Understanding HIV through art – Andrew Zealley
Andrew Zealley, a doctoral student at York University, is an artist living with HIV who has been making art about AIDS since 1988. He talked about two of his bodies of work: Disco Hospital and This is Not Art Therapy. This is Not Art Therapy is also the name of an artist’s residency program at the People with AIDS Foundation in Toronto.
Zealley began his presentation with a review of two very significant pieces in the history of art and HIV:
- The General Ideas AIDS logo (1986), which referenced Robert Indiana’s piece LOVE (1970). This was the first work to make the connection between AIDS and love.
- Silence = Death (1987), which was an activist image that appeared with the arrival of ACT UP in New York and other cities. The artistic section of ACT UP was called Gran Fury, which referred to the model of cars driven by the NYC police and was a way of challenging straight male authority figures. The Silence = Death image also initiated another artistic work, the 1989 film Tongues Untied by Marlon Riggs, which presented the silences endured by black gay men.
Disco Hospital addresses themes of sound and healing within a framework of queer theory. While the word “hospital” references clinical and healing issues, “disco” embraces the sexy, celebratory and political aspects of a musical approach that offered a vital social refuge for gays, Blacks, and Latinos.
- High risk smudge – smudge bundle within a condom
- 10 Hz Negative – tuning fork in condom
- 10 Hz Positive – tuning fork in condom
- Lone son – image of the sun wrapped in a condom (the artist is his family’s only son)
- Images of OCAD clinic and pop-up clinics associated with other artist events.
This is Not Art Therapy
This is Not Art Therapy is an artist’s residency program first piloted at PWA Toronto through Zealley’s own residency (July 2015-March 2016); it is now open to other artists. Zealley showed a number of images of the PWA artist’s studio. He presented images of one performance that was part of his residency where he poured ink over three dozen long-stemmed red roses and accompanied this visual with audio produced by a sounding bowl as part of PWA Toronto’s World AIDS Day 2015 activities.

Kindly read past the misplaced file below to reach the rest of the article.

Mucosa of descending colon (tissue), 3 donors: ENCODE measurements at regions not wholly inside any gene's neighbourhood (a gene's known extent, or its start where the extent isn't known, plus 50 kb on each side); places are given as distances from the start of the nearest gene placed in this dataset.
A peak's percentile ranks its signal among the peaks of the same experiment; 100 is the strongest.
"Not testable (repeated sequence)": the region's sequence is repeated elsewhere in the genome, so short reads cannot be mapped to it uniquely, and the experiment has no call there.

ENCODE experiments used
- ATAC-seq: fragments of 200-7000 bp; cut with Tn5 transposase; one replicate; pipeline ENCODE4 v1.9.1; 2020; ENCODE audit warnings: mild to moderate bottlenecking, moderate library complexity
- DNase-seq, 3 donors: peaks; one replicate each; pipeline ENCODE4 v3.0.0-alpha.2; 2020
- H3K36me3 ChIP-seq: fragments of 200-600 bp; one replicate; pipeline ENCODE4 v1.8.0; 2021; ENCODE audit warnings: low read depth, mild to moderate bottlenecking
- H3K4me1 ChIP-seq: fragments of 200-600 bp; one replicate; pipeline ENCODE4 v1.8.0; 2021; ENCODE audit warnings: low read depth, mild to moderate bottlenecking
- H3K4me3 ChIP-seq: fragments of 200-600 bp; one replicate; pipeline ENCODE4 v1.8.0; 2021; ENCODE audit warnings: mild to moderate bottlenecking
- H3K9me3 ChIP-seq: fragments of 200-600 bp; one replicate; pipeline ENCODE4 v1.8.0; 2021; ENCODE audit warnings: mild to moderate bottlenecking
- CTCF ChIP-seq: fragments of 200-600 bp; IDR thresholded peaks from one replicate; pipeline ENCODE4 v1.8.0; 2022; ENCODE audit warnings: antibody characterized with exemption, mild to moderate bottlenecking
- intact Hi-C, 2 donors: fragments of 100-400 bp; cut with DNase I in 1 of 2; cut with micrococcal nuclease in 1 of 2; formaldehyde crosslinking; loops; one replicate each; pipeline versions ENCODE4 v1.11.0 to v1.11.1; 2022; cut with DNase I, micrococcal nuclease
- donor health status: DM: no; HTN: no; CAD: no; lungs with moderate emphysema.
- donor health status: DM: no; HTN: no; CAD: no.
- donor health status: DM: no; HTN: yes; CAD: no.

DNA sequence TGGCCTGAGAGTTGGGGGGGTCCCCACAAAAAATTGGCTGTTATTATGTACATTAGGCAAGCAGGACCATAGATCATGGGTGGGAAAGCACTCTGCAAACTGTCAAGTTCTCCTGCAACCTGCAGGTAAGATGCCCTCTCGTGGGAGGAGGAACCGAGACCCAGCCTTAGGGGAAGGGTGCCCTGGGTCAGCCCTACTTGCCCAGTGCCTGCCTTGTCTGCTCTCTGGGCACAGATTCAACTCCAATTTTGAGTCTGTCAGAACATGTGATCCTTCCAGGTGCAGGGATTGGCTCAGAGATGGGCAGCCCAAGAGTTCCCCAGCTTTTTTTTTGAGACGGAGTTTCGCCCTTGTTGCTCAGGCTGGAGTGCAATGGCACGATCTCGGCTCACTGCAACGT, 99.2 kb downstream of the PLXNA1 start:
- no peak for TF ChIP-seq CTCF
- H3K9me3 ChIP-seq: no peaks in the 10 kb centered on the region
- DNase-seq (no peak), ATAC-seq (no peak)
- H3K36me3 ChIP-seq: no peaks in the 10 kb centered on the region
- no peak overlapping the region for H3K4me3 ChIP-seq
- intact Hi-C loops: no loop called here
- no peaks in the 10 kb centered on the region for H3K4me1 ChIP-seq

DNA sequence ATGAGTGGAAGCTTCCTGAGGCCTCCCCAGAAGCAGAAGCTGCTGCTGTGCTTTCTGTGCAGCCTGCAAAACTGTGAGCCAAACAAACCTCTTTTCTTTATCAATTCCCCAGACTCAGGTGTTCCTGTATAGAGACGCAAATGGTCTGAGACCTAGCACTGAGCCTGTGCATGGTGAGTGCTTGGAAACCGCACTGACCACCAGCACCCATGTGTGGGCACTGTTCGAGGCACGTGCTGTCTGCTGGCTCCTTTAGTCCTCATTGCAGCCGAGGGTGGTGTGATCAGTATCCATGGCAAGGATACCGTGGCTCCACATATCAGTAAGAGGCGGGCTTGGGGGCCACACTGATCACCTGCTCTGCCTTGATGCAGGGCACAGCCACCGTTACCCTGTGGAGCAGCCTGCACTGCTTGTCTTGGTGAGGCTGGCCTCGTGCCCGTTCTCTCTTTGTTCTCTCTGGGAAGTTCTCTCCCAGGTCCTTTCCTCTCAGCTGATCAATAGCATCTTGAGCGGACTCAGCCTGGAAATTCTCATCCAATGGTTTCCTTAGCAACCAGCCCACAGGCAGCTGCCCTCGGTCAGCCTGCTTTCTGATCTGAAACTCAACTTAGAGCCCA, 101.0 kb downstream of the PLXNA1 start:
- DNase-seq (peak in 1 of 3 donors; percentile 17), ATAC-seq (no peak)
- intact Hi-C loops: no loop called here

Understanding HIV through art – Syrus Marcus Ware
Mr. Ware is an artist in the PhD program at the Faculty of Environmental Studies at York University. His work concerns the intersection of disability, race, and contemporary art spaces, exploring what happens when people on the margins engage with institutional spaces. He presented two examples of art about HIV that address disability, justice, and interlocking experiences of marginalization that affect our understanding of HIV and how we organize and support people in our communities.
AIDS Action Now PosterVirus
This artistic initiative was launched by the long-time activist organization, AIDS Action Now!, and pairs art with activism to address issues that are deep, complex, and contribute to our understanding of HIV/AIDS in this moment. This program has run for several years with multiple artists creating new work. Mr. Ware described his own contribution, created in collaboration with Zoey Dodd and Tim McCaskill, focused on poverty and HIV. The poster highlighted the relationship between money, access, and longevity with the image of an infinity symbol, and the text “poverty + AIDS = death.” Mr. Ware also described the way the PosterVirus program used the language of contagion to talk about disseminating these posters and their associated ideas.
Mr. Ware described a recent show by textile artist Andrew McPhail and how his work challenges ideas about HIV and disability. In particularly he discussed three images from the show:
- A piece from his “This is not an AIDS quilt” series, which was white on white and labelled “ghost.”
- A black wall with a spray foam slogan reading, “I feel fine,” the often expected response for people with disabilities.
- A fine lace work cloth draped over a mannequin and the surrounding area which on closer inspection is made up of an elaborate lacing of band aids. He describes this as a beautiful healing intervention.